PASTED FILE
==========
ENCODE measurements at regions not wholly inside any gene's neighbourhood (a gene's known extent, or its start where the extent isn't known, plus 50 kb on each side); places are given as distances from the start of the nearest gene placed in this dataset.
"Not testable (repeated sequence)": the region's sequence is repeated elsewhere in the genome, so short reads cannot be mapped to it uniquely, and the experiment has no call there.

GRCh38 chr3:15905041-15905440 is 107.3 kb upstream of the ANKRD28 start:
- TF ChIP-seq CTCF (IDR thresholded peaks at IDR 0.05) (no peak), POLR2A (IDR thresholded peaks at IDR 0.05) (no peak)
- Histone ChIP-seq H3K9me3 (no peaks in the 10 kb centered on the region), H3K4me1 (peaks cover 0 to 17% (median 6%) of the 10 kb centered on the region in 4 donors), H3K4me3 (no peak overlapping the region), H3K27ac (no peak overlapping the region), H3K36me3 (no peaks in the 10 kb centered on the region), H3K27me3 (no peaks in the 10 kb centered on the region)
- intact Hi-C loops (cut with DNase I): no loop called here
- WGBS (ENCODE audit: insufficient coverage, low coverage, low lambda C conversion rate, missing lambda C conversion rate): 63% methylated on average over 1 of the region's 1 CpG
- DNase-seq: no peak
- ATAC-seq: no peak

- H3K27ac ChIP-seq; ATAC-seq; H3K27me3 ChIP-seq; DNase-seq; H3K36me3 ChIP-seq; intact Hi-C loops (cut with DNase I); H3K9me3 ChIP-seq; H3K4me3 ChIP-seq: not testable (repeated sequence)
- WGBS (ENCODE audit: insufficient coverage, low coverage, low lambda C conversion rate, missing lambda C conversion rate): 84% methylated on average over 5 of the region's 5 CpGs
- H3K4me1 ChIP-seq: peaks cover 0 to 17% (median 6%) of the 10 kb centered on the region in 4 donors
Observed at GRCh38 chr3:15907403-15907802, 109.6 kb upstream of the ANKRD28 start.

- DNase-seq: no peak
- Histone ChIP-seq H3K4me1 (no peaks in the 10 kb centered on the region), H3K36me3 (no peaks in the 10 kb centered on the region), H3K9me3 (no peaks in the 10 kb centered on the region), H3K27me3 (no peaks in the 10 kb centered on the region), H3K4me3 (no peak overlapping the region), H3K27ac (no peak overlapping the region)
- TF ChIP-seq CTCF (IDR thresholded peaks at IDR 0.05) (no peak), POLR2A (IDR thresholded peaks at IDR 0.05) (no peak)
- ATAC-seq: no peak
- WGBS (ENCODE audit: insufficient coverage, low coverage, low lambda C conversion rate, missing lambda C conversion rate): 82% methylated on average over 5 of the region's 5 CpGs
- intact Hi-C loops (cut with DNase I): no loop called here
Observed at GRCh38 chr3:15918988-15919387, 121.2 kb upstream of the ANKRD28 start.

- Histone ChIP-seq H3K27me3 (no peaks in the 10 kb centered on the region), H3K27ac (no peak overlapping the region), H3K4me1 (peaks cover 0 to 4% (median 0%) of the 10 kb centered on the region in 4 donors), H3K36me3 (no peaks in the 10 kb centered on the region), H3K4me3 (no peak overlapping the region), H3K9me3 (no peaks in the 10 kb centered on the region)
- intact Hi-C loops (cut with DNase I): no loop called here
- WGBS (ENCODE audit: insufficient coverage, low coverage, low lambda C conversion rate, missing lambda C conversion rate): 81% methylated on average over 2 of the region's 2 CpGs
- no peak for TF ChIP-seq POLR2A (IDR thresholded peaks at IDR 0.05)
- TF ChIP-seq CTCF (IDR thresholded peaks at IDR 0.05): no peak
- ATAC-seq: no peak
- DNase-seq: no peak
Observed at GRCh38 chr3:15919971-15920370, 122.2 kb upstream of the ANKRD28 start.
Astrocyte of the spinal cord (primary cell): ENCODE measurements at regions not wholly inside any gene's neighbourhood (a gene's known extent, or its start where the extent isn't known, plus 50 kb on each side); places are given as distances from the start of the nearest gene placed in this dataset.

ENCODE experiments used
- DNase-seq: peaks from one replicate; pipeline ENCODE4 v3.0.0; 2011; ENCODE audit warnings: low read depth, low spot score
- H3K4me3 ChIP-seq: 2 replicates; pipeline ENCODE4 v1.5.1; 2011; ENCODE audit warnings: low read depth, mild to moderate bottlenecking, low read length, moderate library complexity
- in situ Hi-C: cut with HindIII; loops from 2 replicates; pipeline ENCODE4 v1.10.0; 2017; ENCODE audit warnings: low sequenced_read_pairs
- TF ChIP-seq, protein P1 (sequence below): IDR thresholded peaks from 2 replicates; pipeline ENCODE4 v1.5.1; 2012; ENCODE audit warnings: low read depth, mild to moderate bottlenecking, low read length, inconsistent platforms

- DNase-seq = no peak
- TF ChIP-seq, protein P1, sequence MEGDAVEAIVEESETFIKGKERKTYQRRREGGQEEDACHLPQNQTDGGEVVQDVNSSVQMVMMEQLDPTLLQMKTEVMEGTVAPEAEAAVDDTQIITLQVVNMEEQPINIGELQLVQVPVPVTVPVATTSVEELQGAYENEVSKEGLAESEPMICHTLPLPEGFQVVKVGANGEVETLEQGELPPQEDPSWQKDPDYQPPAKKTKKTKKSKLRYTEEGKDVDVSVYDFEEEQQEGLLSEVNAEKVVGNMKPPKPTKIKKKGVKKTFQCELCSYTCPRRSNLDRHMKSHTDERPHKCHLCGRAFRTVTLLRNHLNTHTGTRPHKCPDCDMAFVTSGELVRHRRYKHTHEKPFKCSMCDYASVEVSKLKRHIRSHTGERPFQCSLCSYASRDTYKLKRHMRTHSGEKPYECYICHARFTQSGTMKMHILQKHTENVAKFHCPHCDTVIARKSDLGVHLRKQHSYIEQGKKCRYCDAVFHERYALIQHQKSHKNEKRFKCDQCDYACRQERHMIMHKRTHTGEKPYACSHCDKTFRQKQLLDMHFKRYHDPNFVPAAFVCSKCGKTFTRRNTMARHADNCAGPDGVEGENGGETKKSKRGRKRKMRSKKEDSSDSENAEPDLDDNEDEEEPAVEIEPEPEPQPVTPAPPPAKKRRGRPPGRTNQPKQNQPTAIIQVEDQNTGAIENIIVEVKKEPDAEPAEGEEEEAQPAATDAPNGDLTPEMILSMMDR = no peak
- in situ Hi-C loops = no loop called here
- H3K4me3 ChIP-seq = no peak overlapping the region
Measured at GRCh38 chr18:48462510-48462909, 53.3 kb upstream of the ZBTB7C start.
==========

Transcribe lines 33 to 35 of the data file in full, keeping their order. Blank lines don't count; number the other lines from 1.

- in situ Hi-C: cut with HindIII; loops from 2 replicates; pipeline ENCODE4 v1.10.0; 2017; ENCODE audit warnings: low sequenced_read_pairs
- TF ChIP-seq, protein P1 (sequence below): IDR thresholded peaks from 2 replicates; pipeline ENCODE4 v1.5.1; 2012; ENCODE audit warnings: low read depth, mild to moderate bottlenecking, low read length, inconsistent platforms

- DNase-seq = no peak